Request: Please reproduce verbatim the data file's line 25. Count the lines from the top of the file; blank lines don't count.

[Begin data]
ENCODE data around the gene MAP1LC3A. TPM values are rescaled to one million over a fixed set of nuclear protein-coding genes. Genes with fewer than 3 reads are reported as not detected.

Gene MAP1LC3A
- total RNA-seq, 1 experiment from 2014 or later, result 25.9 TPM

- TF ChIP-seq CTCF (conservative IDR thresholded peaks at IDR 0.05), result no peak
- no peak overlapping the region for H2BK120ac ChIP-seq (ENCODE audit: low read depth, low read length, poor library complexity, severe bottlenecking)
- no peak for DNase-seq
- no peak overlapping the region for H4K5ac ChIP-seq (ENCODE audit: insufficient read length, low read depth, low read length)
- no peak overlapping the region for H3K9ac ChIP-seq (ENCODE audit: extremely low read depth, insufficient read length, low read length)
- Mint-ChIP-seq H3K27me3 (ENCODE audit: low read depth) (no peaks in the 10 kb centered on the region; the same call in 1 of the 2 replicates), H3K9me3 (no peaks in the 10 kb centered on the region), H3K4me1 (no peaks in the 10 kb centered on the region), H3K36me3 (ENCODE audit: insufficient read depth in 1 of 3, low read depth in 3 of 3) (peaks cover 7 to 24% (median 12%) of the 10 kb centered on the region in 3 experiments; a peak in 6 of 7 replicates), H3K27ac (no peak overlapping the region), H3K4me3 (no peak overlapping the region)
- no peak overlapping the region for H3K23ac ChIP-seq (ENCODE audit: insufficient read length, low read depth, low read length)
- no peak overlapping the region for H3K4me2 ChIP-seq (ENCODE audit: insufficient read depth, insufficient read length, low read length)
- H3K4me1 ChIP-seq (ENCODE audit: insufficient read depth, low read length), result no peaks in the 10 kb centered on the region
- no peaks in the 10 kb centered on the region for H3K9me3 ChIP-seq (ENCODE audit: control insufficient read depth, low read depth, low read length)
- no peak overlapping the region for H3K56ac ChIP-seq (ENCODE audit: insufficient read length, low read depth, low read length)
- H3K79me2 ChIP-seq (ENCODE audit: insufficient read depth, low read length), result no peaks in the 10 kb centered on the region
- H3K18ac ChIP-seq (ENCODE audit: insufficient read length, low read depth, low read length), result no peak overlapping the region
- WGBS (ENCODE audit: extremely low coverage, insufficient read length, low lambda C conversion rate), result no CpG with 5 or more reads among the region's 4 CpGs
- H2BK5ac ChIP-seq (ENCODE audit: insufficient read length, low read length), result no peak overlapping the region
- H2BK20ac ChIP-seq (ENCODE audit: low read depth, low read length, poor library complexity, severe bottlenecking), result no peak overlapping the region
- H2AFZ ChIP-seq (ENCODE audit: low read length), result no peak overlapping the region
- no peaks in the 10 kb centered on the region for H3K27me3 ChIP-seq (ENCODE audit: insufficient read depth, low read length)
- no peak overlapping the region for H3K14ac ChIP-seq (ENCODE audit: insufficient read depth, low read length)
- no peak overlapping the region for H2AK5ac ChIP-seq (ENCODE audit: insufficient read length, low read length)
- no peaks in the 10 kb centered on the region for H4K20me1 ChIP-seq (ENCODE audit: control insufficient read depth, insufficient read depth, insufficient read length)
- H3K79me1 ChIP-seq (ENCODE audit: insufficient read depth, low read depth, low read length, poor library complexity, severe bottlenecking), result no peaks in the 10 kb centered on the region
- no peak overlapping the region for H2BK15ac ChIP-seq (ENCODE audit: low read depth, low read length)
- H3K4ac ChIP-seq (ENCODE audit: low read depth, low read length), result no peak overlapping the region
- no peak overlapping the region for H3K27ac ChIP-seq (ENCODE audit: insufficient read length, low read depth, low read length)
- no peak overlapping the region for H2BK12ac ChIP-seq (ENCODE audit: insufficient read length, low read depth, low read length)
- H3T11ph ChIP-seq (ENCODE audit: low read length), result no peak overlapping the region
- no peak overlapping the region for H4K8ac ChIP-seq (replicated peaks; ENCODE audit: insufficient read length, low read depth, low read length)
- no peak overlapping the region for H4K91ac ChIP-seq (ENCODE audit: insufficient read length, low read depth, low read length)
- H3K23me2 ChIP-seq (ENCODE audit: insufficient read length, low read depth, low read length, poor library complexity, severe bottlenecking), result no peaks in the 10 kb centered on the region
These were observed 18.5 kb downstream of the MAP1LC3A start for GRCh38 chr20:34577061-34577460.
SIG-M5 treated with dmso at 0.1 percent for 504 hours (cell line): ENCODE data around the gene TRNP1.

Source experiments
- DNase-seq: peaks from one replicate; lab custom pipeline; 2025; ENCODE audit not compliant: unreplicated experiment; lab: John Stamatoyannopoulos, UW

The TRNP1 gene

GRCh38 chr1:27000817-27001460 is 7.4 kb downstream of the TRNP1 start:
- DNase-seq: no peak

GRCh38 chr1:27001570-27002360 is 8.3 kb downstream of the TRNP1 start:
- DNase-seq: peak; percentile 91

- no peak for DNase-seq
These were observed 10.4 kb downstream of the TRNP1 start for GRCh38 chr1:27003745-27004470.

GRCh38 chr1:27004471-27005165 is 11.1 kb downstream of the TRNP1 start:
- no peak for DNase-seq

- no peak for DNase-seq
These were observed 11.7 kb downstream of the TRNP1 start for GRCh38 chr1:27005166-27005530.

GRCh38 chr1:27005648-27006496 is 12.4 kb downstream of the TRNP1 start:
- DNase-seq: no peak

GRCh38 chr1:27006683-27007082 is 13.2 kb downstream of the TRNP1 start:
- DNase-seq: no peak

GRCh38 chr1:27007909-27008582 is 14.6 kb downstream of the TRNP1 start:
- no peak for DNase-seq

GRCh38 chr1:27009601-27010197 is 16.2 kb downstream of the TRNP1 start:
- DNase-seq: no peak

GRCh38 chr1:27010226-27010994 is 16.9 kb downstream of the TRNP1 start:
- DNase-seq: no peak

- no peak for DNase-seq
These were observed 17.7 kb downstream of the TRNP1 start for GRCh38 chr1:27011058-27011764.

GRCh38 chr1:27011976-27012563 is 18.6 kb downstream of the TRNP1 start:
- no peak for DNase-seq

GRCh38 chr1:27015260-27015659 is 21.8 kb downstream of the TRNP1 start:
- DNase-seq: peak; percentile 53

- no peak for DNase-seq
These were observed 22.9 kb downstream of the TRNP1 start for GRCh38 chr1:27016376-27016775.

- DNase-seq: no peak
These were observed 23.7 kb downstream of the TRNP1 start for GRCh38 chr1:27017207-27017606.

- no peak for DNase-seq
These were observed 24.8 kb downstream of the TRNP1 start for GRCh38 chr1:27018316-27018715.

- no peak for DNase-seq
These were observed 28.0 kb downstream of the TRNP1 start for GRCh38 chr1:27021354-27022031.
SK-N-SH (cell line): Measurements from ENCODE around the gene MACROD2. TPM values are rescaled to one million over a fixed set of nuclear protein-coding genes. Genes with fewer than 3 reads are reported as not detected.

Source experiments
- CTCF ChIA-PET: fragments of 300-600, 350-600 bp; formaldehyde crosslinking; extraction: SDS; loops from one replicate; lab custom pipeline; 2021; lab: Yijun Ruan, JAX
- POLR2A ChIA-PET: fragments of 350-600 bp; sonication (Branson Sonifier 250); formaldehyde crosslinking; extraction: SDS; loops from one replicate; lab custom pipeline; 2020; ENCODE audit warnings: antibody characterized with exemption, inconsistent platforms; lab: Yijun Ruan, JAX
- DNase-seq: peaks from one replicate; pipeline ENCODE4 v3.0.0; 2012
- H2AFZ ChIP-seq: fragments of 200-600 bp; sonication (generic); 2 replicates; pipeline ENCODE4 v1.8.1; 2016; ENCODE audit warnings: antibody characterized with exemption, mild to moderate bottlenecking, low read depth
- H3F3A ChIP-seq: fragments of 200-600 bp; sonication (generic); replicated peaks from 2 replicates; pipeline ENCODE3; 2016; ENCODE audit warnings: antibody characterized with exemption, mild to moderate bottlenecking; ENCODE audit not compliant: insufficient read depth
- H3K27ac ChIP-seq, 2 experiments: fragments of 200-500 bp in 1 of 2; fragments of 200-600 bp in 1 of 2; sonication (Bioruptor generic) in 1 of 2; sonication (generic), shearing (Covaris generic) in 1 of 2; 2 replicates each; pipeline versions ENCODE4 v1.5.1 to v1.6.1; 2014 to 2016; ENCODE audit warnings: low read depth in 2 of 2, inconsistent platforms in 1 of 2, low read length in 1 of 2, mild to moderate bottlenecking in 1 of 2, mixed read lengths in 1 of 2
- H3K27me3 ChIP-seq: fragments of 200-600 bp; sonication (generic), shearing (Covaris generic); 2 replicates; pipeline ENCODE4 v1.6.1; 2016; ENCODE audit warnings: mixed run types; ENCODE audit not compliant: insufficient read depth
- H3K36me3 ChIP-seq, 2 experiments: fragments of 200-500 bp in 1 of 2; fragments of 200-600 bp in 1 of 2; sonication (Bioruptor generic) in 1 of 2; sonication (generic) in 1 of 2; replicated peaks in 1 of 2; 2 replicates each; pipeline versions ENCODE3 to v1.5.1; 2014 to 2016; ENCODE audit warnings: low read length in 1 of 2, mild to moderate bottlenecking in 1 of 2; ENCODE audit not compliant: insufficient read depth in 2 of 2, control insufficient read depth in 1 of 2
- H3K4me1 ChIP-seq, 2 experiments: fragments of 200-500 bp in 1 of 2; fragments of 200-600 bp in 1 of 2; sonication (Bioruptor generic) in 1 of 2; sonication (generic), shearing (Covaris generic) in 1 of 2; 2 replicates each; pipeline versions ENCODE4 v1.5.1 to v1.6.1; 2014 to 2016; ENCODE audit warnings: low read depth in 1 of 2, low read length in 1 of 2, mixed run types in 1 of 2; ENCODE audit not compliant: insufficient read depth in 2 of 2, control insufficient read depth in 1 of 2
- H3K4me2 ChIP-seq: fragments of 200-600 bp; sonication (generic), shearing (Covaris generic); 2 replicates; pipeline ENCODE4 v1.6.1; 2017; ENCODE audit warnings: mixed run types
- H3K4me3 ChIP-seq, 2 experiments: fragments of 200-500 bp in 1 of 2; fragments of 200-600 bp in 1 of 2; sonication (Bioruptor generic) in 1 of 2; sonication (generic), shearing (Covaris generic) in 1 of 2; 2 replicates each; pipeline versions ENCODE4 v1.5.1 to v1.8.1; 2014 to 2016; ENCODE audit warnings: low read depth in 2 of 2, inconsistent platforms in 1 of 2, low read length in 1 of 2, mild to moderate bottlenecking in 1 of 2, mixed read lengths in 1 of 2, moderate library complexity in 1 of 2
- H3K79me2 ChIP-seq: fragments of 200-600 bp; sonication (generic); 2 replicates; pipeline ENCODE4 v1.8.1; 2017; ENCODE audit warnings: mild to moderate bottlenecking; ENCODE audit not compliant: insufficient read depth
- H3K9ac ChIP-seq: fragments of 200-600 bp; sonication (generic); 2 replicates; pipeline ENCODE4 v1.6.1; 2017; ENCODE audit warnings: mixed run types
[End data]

- H3K79me1 ChIP-seq (ENCODE audit: insufficient read depth, low read depth, low read length, poor library complexity, severe bottlenecking), result no peaks in the 10 kb centered on the region